For the Love of Bee's (FTLOB) long running Pasture Painting has recently been redesigned by emerging artist Brunelle Dias, who will lead this project for a year. FTLOB uses Pasture Paintings as a no-dig, geometric planting system that quickly contributes to the millions of flowers each honeybee colony needs each year to survive. Pasture Paintings develop living soil biology to sequester carbon, demonstrating what a city safe for bees and people can look like.
Brunelle’s concept utilises a Venn diagram representing difference, connection and interdependence, a symbol for life beyond an ecological reading. From process to aesthetic this painting embodies collaboration and is as much about diversifying foliage and foraging habitat in the park, as including the facilitatory role humans can play in regeneration. ‘Everything is inextricably linked to each other, regardless of our differences. It's like a love letter to the earth, including the plants, the pollinators, humans and everything existing within the environment.’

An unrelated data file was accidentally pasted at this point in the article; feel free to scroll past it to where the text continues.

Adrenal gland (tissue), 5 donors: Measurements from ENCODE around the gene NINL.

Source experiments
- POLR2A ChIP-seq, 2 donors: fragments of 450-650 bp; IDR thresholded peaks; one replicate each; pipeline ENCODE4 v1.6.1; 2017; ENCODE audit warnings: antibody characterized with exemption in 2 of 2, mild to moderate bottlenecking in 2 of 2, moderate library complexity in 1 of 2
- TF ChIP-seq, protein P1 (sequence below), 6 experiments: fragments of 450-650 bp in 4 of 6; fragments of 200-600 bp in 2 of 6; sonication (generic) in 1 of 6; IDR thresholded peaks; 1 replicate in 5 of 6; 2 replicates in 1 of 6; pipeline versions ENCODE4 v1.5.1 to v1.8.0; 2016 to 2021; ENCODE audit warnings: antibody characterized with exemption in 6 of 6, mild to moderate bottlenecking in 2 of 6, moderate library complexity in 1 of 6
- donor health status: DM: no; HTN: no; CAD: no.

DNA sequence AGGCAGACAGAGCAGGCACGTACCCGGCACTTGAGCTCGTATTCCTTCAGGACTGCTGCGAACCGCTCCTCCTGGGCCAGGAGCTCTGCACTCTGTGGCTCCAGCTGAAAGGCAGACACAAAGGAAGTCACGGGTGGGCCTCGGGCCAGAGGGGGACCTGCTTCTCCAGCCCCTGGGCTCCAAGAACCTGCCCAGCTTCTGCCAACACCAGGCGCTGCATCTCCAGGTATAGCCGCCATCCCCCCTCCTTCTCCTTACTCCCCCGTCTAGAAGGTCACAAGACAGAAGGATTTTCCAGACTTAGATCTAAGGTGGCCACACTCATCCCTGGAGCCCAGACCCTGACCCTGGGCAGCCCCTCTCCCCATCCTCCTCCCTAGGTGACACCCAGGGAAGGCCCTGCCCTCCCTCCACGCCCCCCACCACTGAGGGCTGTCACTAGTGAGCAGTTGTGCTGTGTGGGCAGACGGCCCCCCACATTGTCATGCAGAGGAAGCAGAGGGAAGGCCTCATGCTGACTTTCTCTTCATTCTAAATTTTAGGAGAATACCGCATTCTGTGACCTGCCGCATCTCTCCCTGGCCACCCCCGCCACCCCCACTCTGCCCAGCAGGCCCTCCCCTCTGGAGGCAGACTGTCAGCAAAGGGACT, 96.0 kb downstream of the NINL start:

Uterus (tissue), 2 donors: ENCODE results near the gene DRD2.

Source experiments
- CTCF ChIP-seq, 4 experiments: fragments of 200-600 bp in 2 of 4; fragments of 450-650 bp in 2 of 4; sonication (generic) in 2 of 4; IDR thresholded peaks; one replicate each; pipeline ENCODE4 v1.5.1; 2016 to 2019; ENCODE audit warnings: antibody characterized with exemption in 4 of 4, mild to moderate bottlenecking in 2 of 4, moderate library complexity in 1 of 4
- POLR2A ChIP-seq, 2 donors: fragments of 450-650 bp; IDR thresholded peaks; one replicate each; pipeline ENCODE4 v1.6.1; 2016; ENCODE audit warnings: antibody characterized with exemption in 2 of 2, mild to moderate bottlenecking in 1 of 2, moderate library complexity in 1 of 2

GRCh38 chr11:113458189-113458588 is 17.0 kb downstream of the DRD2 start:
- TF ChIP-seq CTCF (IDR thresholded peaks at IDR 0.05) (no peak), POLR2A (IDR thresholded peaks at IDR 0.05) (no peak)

Supported by Auckland Council and the city centre targeted rate.
FREE EVENT: 'Pasture Painting Celebration' Victoria Park, Fanshawe St (opposite Daldy St)
Listen, socially distanced in your own time via QR code to three short artist and beekeeper conversations at FTLOB's long running pasture painting project. They were recently redesigned by Brunelle Dias on World Bee Day to walk into and experience when plants are high and in bloom. Artist and FTLOB vision holder Sarah Smuts-Kennedy’s talk is on collective action, participation and partnership building on frameworks from social sculpture and earthworks and a view of ecosystem wellbeing through the lens of a bee. Emerging artist Brunelle speaks about her experience of making and maintaining a pasture painting in a public space and moving from an indoor studio practice to an outdoor immersive experience. Beekeeper Noe Waters shares with us her favourite bee discovery facts that bring us closer to the amazing, organised and collective world of bees.
Part of Artweek in the city centre.